Before I got into digital illustration, my style was traditionally graphic and commercial. I used and still use bright and thick-tipped markers or crayons to give the graphic style to my traditional art. I think I got into digital art because it gave me the opportunity to be graphic in a quicker amount of time. I was able to produce more pieces and I discovered they could be mass-produced as well. Digital art also has a vast amount of tools—every possible color, premade textures, text, shapes, lines, etc. In this day and age, social media plays a lot in an artist’s career so to be able to produce art in that quick of a time period is extremely helpful and innovative.
A lot of your work involves text overlay—how do you choose what this will be? Are you quoting specific films or songs or coming up with these quips on your own?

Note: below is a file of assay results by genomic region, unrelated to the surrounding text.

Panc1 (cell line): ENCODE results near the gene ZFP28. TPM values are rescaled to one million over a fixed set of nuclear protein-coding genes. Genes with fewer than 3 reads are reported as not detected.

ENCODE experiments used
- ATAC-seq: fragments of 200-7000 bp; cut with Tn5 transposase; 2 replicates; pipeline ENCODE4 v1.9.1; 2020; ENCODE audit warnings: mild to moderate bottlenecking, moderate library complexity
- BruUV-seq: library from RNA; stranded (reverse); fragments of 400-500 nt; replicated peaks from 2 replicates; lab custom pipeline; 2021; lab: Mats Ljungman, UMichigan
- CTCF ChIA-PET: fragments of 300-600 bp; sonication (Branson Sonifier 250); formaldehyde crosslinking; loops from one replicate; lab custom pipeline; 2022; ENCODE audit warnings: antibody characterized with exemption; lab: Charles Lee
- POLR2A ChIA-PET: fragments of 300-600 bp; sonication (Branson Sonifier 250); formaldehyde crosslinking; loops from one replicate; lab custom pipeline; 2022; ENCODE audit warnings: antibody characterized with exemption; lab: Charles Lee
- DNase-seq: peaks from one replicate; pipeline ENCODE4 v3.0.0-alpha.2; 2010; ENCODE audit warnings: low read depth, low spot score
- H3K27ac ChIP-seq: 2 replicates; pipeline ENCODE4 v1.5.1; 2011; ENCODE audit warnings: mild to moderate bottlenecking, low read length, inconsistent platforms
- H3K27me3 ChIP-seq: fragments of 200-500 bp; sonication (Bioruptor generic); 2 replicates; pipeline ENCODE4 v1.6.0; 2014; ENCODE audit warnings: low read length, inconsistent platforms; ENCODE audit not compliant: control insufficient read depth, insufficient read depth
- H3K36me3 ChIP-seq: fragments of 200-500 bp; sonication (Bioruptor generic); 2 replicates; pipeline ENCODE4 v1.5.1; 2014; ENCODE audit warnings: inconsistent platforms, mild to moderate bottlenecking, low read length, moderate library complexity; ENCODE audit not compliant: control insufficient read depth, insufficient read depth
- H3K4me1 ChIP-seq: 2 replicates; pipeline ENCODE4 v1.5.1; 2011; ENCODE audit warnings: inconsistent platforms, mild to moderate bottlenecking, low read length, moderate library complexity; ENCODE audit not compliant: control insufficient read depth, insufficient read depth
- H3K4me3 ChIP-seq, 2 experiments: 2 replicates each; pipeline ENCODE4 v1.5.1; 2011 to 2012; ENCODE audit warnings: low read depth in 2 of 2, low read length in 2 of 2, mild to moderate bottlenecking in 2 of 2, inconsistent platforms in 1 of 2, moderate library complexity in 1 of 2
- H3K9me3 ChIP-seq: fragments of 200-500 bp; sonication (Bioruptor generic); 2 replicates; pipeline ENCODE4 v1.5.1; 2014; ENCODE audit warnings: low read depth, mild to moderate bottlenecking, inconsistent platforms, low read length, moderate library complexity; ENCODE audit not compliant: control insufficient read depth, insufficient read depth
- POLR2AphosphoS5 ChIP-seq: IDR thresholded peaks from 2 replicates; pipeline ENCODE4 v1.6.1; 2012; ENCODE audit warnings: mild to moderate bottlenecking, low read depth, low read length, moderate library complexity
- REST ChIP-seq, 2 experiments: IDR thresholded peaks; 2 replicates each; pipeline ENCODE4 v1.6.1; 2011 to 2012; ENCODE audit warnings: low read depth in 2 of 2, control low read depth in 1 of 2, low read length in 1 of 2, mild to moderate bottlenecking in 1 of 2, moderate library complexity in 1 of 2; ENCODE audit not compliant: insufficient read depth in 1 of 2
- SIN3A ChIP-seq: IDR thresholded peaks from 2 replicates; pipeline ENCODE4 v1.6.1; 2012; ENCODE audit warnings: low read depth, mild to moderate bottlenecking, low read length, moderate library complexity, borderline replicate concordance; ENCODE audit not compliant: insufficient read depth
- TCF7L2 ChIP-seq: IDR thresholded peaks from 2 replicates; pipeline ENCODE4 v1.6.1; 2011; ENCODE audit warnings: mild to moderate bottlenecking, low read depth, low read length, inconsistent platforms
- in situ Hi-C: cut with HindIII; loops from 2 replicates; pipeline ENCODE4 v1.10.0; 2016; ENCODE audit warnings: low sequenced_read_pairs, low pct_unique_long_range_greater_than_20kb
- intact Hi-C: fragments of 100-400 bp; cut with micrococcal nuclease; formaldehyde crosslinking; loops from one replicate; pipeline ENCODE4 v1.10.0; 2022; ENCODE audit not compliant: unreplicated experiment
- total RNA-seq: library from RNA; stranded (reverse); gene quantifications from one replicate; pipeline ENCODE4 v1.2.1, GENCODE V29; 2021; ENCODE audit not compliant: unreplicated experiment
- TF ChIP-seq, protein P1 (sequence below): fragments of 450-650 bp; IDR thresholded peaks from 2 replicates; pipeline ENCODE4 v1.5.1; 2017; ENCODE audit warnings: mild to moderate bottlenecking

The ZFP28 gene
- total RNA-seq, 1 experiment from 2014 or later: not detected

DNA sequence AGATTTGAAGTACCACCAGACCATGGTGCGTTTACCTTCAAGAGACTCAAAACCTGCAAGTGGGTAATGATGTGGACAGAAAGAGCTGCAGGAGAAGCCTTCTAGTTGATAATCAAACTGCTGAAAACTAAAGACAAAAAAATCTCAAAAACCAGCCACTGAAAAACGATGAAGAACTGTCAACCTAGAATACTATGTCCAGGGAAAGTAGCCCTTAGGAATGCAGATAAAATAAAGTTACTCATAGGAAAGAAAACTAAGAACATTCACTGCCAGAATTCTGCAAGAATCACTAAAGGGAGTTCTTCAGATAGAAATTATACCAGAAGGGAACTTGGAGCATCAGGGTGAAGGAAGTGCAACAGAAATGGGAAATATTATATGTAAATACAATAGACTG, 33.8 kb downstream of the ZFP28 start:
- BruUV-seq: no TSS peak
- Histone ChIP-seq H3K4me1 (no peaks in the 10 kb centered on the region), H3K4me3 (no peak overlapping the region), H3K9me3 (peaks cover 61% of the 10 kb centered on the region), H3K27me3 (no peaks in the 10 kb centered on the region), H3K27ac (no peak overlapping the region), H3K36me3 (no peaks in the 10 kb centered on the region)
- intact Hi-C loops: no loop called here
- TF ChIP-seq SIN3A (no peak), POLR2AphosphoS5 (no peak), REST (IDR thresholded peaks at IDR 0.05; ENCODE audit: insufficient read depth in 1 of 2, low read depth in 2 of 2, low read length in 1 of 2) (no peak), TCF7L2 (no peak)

Text for me is extremely interesting in the context of art. Most of the text I include in my pieces are from songs, but I try to keep the quotes as vague as possible. I like to leave the meaning of it up to the viewer. I can’t really specify why, but I find obscure art more intriguing than art that has the whole theme displayed so obviously. I like to come up with different ideas about pieces and I think applying vague text helps with that idea.
There’s also a lot of collage elements in your work, did you experiment with IRL collages before moving to digital?